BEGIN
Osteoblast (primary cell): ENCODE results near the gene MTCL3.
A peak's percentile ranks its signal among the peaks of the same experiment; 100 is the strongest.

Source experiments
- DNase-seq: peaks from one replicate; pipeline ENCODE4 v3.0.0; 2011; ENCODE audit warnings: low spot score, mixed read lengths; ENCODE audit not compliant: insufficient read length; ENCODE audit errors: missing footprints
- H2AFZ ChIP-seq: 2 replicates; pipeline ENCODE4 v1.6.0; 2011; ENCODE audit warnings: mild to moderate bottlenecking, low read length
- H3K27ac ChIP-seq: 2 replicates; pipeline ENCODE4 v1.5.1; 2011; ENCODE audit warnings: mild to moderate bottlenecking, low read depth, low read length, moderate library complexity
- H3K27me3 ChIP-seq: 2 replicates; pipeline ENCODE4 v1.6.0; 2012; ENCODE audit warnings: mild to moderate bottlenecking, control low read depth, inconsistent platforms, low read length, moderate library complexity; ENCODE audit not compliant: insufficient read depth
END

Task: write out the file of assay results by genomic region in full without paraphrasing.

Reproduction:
Osteoblast (primary cell): ENCODE results near the gene MTCL3.
A peak's percentile ranks its signal among the peaks of the same experiment; 100 is the strongest.

Source experiments
- DNase-seq: peaks from one replicate; pipeline ENCODE4 v3.0.0; 2011; ENCODE audit warnings: low spot score, mixed read lengths; ENCODE audit not compliant: insufficient read length; ENCODE audit errors: missing footprints
- H2AFZ ChIP-seq: 2 replicates; pipeline ENCODE4 v1.6.0; 2011; ENCODE audit warnings: mild to moderate bottlenecking, low read length
- H3K27ac ChIP-seq: 2 replicates; pipeline ENCODE4 v1.5.1; 2011; ENCODE audit warnings: mild to moderate bottlenecking, low read depth, low read length, moderate library complexity
- H3K27me3 ChIP-seq: 2 replicates; pipeline ENCODE4 v1.6.0; 2012; ENCODE audit warnings: mild to moderate bottlenecking, control low read depth, inconsistent platforms, low read length, moderate library complexity; ENCODE audit not compliant: insufficient read depth